ILFC warns India: Aeroplane repossession row could scare off funds
- Manmohan Singh a 'person of integrity, probity', says Sonia
- Now, a sting in Kejriwal’s tale: Colleague taped him saying let’s break Cong
- Dimapur mob lynching: Police say it's rape, Naga govt says could be consensual sex
- Aamir Khan: I apologise if 'PK' has hurt sentiments
- The AAP exchange, letter for letter
One of the world's largest leasing firms has warned India the failure of troubled carriers like Kingfisher Airlines to return airplanes when they cannot pay their bills could put the country's aviation growth at risk by scaring away new funding.
ILFC, which owns over 900 aircraft and rents them out to airlines for several years at a time, is the latest industry player to clash with the Indian carrier, whose financial difficulties have left its aircraft grounded since October.
"I am not happy with the way things are working out in India right now," ILFC Chief Executive Henri Courpron said.
"There is not a clear path to exiting fleets out of India when necessary. There are too many cooks in the kitchen and too many authorities involved in what should be a clear process."
ILFC has six Airbus jets with Kingfisher of which four have been taken off the country's register. The Los Angeles-based lessor has sent a team to repossess the jets for unpaid bills. But they remain stranded by adminstrative hurdles and problems getting the planes ready to fly, Courpron said.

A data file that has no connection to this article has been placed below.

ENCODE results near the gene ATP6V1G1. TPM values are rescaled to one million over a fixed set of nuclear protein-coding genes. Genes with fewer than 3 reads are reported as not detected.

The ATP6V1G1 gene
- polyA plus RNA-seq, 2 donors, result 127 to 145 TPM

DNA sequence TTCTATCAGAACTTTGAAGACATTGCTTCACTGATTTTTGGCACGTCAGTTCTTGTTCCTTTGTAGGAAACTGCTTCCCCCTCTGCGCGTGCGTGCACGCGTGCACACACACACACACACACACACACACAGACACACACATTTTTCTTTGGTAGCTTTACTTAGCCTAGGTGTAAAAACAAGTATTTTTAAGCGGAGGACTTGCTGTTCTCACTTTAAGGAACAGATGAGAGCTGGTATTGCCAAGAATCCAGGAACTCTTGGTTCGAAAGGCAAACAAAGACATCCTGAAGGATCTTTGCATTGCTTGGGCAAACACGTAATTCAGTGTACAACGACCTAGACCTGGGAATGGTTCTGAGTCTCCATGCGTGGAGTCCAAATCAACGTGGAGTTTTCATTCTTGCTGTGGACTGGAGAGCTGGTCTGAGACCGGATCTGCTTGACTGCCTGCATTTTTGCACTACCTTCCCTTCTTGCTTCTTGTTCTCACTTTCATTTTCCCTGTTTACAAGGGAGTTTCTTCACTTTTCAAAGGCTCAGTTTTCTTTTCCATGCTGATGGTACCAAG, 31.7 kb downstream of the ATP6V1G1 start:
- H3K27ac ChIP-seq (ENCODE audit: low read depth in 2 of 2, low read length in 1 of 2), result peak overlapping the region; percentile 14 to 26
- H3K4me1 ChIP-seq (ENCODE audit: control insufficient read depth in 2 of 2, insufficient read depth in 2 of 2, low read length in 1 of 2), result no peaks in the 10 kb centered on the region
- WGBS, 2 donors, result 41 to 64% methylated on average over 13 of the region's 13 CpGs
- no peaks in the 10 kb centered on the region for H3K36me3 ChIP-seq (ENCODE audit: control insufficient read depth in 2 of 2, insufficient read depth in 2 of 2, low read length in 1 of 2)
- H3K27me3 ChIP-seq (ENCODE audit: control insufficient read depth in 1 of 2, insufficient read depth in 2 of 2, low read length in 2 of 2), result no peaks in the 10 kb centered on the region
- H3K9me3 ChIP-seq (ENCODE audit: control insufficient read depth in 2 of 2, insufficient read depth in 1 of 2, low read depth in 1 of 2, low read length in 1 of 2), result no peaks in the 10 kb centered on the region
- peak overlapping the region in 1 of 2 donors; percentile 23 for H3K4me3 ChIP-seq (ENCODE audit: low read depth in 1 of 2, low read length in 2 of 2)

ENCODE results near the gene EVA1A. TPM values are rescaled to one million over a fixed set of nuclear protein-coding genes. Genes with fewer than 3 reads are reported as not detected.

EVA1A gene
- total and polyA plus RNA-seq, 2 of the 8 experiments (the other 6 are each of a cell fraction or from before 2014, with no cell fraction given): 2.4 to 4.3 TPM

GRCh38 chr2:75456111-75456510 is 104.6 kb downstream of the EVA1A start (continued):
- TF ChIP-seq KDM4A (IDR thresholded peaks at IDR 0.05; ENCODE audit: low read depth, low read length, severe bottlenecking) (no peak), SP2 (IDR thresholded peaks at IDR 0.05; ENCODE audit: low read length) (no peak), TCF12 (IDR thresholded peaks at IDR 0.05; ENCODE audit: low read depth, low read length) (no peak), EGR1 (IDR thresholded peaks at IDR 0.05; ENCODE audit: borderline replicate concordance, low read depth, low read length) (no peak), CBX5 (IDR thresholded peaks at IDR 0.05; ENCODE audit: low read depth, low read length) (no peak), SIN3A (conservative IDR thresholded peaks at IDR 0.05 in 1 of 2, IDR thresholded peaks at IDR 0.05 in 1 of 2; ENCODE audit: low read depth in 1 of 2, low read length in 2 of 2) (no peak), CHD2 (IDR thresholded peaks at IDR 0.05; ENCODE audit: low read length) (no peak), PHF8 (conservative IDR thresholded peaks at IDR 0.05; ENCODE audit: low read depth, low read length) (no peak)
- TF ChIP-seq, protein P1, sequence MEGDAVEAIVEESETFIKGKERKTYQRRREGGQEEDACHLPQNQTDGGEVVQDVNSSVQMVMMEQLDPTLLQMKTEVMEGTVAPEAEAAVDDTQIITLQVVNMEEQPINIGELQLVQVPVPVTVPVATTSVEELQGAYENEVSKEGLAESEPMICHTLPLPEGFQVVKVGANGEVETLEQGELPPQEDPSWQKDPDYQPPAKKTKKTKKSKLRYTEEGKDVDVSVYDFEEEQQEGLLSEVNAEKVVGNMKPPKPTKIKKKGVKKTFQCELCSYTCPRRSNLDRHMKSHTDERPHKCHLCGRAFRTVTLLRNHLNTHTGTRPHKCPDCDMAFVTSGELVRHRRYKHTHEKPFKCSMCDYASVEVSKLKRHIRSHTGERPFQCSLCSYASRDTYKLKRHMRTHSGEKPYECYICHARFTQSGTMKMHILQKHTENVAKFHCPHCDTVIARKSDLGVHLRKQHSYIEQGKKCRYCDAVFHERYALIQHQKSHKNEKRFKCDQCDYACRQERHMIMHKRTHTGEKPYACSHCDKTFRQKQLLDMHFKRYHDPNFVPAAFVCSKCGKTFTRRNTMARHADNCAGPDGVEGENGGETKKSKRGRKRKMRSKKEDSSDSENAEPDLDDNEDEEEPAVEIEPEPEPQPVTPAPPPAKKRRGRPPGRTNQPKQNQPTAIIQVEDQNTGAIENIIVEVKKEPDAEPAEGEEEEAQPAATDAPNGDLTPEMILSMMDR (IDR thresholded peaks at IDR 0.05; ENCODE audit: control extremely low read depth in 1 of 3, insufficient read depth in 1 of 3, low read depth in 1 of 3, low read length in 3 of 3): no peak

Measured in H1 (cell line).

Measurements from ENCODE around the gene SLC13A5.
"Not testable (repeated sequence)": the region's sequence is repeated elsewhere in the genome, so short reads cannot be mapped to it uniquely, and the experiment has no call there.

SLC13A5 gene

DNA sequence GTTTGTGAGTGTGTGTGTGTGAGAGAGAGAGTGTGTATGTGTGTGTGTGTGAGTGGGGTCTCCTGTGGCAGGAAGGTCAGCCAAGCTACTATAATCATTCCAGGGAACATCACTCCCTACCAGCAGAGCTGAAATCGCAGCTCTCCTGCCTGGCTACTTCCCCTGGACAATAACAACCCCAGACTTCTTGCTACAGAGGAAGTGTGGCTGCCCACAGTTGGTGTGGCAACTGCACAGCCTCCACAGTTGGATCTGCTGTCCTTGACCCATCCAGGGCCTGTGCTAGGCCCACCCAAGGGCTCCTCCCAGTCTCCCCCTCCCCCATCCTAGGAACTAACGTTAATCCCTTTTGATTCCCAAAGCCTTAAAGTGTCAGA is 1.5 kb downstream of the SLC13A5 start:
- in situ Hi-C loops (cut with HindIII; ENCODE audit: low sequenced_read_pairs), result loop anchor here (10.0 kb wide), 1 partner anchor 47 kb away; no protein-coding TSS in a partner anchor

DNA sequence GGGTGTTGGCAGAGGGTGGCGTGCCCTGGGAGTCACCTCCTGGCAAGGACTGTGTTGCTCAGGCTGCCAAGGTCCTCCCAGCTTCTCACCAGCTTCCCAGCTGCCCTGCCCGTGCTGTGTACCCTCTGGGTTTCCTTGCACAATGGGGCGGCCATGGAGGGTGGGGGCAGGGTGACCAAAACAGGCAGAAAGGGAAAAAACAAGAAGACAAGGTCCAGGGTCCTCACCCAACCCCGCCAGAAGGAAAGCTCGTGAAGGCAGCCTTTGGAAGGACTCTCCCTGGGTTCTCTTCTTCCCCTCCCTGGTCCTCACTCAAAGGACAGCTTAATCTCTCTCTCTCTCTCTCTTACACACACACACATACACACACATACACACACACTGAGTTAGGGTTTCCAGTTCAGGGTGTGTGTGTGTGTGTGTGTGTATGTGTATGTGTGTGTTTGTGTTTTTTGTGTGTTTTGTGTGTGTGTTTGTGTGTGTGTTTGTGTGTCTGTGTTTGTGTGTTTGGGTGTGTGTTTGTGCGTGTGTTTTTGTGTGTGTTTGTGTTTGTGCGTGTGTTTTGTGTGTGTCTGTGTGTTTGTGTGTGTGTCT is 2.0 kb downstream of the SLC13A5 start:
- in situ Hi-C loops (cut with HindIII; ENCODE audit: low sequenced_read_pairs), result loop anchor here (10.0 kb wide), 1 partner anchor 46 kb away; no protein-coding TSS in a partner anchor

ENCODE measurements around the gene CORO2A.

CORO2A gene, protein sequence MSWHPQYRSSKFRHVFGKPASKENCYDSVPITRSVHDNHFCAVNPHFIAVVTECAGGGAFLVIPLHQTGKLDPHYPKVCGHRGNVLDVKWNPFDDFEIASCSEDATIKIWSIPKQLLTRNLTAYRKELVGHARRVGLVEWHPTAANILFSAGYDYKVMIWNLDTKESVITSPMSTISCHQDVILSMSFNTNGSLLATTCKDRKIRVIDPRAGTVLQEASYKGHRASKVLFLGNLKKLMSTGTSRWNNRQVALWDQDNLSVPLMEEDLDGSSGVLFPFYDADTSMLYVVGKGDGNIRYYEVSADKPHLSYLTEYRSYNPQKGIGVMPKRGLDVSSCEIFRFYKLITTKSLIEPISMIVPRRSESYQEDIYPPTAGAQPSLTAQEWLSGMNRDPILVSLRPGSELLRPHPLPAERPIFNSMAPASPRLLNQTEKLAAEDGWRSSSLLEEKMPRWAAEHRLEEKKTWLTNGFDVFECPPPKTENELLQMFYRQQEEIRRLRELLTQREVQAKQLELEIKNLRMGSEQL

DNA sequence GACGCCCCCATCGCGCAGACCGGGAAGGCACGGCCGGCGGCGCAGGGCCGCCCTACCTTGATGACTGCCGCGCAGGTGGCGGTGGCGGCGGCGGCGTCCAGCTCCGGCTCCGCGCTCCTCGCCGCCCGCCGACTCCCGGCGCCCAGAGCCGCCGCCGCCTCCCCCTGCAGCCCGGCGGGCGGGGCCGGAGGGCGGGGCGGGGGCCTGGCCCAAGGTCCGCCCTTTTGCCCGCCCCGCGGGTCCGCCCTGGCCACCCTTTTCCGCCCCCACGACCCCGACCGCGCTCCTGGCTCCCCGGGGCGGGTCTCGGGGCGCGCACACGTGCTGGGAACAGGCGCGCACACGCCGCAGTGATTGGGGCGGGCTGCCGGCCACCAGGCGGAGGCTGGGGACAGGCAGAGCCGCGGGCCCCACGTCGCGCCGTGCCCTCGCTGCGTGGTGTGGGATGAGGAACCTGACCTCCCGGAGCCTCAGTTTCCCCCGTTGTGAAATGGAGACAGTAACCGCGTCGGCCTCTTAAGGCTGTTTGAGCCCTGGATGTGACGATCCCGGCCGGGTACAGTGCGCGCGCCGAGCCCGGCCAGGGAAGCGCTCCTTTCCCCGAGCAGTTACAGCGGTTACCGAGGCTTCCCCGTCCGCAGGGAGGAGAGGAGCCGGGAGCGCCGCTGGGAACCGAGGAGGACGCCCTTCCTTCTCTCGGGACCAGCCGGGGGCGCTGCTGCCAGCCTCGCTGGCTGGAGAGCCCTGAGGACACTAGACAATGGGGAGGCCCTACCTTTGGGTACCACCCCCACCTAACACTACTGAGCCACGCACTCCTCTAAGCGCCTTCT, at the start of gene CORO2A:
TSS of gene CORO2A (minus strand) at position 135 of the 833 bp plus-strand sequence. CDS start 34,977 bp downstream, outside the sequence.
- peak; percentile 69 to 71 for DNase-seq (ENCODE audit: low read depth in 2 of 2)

ILFC is not the only firm citing problems getting planes back from Indian liquor baron Vijay Mallya's airline, which is estimated to owe $2.5 billion to banks, staff and suppliers.
Germany's DVB Bank said in December it had sued India's aviation regulator and Kingfisher to have two planes it financed for the troubled carrier de-registered, a possible first step towards recouping its funds.
Courpron said the Kingfisher saga was not merely a problem for those directly involved. Indian authorities could suffer a setback in aviation generally if they did not provide the "safe harbour" needed when lessors decide where to risk their assets.
"If they want to grow their industry, if they want support from the financing community in financing their aircraft generally,... then they need to enforce the rules that allow the financiers to get access to their assets when it is waranted."